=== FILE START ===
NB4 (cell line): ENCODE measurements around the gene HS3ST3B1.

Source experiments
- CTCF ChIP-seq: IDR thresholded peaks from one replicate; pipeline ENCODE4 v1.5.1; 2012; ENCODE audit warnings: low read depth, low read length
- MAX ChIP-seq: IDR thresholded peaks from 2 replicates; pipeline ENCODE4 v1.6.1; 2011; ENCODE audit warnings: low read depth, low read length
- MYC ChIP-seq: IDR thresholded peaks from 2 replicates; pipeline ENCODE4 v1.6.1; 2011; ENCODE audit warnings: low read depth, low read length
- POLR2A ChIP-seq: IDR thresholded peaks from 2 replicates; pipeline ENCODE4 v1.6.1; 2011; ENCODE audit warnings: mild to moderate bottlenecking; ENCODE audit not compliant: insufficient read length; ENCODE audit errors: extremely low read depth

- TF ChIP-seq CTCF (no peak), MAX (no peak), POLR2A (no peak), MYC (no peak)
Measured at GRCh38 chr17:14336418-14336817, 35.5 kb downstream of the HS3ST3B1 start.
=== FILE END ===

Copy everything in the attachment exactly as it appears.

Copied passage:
NB4 (cell line): ENCODE measurements around the gene HS3ST3B1.

Source experiments
- CTCF ChIP-seq: IDR thresholded peaks from one replicate; pipeline ENCODE4 v1.5.1; 2012; ENCODE audit warnings: low read depth, low read length
- MAX ChIP-seq: IDR thresholded peaks from 2 replicates; pipeline ENCODE4 v1.6.1; 2011; ENCODE audit warnings: low read depth, low read length
- MYC ChIP-seq: IDR thresholded peaks from 2 replicates; pipeline ENCODE4 v1.6.1; 2011; ENCODE audit warnings: low read depth, low read length
- POLR2A ChIP-seq: IDR thresholded peaks from 2 replicates; pipeline ENCODE4 v1.6.1; 2011; ENCODE audit warnings: mild to moderate bottlenecking; ENCODE audit not compliant: insufficient read length; ENCODE audit errors: extremely low read depth

- TF ChIP-seq CTCF (no peak), MAX (no peak), POLR2A (no peak), MYC (no peak)
Measured at GRCh38 chr17:14336418-14336817, 35.5 kb downstream of the HS3ST3B1 start.